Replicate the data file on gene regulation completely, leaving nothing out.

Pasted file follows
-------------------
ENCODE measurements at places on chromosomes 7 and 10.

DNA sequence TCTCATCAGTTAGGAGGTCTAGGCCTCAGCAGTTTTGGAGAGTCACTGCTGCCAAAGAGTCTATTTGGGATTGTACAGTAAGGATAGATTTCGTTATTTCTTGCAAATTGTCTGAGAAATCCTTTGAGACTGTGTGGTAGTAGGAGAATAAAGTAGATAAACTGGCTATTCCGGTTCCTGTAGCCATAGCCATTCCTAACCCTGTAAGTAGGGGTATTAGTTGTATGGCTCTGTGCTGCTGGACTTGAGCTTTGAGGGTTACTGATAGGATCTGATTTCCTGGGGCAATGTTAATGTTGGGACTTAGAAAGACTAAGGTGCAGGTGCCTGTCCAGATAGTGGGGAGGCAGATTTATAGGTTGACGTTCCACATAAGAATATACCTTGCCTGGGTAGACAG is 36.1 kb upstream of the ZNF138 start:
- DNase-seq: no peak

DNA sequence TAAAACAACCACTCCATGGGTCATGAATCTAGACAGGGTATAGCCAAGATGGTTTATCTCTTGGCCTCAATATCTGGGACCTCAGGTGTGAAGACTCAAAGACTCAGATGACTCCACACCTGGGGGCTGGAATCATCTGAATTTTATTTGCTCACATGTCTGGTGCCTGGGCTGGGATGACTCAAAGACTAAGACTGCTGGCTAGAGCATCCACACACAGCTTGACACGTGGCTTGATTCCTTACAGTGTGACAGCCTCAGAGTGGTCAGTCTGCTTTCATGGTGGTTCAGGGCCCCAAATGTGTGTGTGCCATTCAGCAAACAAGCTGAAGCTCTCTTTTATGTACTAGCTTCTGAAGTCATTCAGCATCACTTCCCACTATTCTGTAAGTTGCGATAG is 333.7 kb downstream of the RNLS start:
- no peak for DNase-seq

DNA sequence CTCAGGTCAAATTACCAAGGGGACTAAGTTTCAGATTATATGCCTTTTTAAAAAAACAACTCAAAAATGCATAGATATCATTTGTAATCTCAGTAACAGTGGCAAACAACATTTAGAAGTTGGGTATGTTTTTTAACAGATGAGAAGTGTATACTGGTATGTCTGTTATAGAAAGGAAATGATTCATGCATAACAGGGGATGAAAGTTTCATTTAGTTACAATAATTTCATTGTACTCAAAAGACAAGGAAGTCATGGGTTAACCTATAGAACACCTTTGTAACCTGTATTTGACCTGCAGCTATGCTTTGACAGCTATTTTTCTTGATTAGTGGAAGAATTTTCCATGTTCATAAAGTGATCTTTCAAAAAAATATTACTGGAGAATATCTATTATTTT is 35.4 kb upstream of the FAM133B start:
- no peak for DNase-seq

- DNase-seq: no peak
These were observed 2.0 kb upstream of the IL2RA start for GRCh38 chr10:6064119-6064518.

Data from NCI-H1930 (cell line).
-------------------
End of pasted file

ENCODE measurements at places on chromosomes 7 and 10.

DNA sequence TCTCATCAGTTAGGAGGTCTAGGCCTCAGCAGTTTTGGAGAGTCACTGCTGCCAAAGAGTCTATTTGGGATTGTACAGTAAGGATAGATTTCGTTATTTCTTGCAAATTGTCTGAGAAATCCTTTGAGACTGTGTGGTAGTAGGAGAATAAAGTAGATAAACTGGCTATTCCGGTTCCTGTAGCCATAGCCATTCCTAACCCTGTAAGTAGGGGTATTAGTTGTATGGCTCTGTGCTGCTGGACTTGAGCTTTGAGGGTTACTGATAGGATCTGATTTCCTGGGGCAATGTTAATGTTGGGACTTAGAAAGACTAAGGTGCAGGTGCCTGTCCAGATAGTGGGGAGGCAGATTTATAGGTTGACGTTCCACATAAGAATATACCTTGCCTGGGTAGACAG is 36.1 kb upstream of the ZNF138 start:
- DNase-seq: no peak

DNA sequence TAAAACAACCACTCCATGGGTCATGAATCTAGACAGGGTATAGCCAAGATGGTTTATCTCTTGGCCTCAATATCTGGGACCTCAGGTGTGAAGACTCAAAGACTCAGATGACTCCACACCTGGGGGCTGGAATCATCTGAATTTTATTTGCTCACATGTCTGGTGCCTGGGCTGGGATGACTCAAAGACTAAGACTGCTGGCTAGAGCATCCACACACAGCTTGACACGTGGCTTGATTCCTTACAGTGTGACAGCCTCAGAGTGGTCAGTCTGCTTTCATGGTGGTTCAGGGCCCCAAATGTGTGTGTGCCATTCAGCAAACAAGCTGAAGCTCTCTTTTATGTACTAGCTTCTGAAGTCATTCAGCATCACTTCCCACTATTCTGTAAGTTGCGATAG is 333.7 kb downstream of the RNLS start:
- no peak for DNase-seq

DNA sequence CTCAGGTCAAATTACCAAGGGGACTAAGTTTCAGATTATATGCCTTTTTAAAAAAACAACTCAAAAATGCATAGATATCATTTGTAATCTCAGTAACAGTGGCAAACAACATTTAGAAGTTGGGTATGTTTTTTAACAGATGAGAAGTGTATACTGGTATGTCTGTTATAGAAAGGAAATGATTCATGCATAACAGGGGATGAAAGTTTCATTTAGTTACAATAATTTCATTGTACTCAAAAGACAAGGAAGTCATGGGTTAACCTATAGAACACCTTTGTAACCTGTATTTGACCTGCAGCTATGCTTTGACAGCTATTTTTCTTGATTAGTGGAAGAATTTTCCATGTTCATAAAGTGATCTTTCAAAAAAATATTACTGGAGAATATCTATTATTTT is 35.4 kb upstream of the FAM133B start:
- no peak for DNase-seq

- DNase-seq: no peak
These were observed 2.0 kb upstream of the IL2RA start for GRCh38 chr10:6064119-6064518.

Data from NCI-H1930 (cell line).